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Proposed Amendments to Current HOS Regulations


HOS regulations put limits on when and for how long commercial motor vehicle operators may drive. These strictly-enforced requirements are designed to ensure truck drivers receive the necessary rest to perform safe operations on U.S. roadways. On the forefront of this issue is Transportation Secretary Ray LaHood, who states that the proposed rule is designed to foster “an environment where commercial truck drivers are rested, alert and focused on safety while on the job.”
The FMCSA issued its proposed rule in late December and accepted public comments through the beginning of March 2011, much of which has not been favorable. With the economy in mind, a coalition has formed against the proposal, citing that the new regulations would substantially reduce productivity, increase the driver shortage and have a negative impact on the economy.
But what exactly would change? Below is a list of proposed amendments to the current HOS regulations:
• Reduce the maximum amount of hours truckers can drive from 11 hours to 10 hours.
• The 34-hour restart period remains intact, but it would require two consecutive off-duty periods from midnight to 6 a.m. during the restart.
• No alterations to the 60- or 70 hour-window work week. However, drivers are limited to one restart during a seven-day period.
• Drivers must complete all on-duty work-related activities, including non-driving, within 13 hours to allow for a mandatory one-hour break.
• Drivers will not be allowed to drive more than seven hours without taking at least a 30-minute break.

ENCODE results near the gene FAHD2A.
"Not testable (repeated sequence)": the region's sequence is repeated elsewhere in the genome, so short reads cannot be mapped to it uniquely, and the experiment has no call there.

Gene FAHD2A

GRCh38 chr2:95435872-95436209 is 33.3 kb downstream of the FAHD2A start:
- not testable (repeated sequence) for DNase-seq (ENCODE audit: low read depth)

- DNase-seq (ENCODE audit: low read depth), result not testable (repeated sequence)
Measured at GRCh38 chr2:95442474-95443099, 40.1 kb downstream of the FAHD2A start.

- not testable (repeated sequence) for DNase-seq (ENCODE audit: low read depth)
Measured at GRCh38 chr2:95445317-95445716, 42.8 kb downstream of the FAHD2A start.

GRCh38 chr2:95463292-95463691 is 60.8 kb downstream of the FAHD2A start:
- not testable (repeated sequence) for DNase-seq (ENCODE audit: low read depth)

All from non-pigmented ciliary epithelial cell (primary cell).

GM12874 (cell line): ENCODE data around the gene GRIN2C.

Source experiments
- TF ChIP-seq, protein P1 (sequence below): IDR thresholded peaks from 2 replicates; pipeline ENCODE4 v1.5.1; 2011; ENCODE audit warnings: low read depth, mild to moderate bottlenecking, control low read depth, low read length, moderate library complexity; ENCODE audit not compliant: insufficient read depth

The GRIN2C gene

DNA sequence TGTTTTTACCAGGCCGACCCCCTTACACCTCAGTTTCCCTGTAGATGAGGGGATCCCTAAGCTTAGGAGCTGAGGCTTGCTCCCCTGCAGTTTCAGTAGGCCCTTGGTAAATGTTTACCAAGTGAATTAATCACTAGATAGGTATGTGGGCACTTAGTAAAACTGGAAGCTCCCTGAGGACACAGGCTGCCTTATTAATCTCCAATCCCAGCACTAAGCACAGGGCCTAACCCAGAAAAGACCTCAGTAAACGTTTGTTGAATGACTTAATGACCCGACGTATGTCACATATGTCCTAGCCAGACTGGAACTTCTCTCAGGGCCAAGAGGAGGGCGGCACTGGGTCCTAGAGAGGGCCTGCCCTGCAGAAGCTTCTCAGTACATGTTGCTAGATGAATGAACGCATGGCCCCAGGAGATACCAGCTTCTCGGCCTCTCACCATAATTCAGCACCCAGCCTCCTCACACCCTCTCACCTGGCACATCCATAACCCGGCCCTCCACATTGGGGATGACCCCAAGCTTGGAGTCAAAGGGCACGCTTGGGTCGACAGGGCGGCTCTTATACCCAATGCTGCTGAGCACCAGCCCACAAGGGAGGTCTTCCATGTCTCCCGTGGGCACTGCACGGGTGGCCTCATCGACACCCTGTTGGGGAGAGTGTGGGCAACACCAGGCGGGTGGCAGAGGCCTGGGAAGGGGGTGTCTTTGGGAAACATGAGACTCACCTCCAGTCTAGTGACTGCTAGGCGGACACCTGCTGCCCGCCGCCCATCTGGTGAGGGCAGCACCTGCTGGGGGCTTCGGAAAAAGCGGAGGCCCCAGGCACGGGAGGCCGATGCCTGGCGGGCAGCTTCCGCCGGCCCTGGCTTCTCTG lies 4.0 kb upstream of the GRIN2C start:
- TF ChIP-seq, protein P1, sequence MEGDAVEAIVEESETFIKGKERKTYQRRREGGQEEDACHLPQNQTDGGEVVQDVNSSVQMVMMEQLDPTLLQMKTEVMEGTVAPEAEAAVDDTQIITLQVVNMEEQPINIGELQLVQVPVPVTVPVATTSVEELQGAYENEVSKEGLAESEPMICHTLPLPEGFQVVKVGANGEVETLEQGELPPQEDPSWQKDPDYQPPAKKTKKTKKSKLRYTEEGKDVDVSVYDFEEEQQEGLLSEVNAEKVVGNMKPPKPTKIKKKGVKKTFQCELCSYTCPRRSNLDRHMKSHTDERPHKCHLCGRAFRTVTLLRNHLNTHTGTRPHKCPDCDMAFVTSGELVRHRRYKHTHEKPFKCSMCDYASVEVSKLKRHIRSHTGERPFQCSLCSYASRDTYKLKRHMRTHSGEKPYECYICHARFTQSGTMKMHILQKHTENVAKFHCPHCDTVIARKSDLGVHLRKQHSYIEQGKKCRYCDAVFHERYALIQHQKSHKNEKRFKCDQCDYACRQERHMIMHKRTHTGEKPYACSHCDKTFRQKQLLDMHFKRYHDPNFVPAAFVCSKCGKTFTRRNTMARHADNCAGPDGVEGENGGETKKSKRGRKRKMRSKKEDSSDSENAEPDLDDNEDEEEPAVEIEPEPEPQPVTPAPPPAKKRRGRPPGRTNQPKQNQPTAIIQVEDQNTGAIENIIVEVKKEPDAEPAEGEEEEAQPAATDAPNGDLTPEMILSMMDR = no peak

• Extend a driver’s daily shift to 16 hours twice a week to accommodate for lost time loading and unloading at terminals or ports.
• Time spent parked in their trucks may count toward off-duty hours, whether the driver is in the sleeper or not.
Truck drivers who violate this proposed rule would face civil penalties of up to $2,750 for each offense. Trucking companies that allow their drivers to violate the proposal’s driving limits would face penalties of up to $11,000 for each offense. Mexican and Canadian drivers operating in the United States would also have to comply with the new HOS regulations and provide their records of duty (RODS) for the previous seven days.
For more information, visit the FMCSA website at to review a copy of the rulemaking proposal and current HOS regulations. CIT Group, Inc. wishes you a safe, compliant journey on the road. Check back for often at for updated news. Article by Kenworth Parts Insider 3-17-11.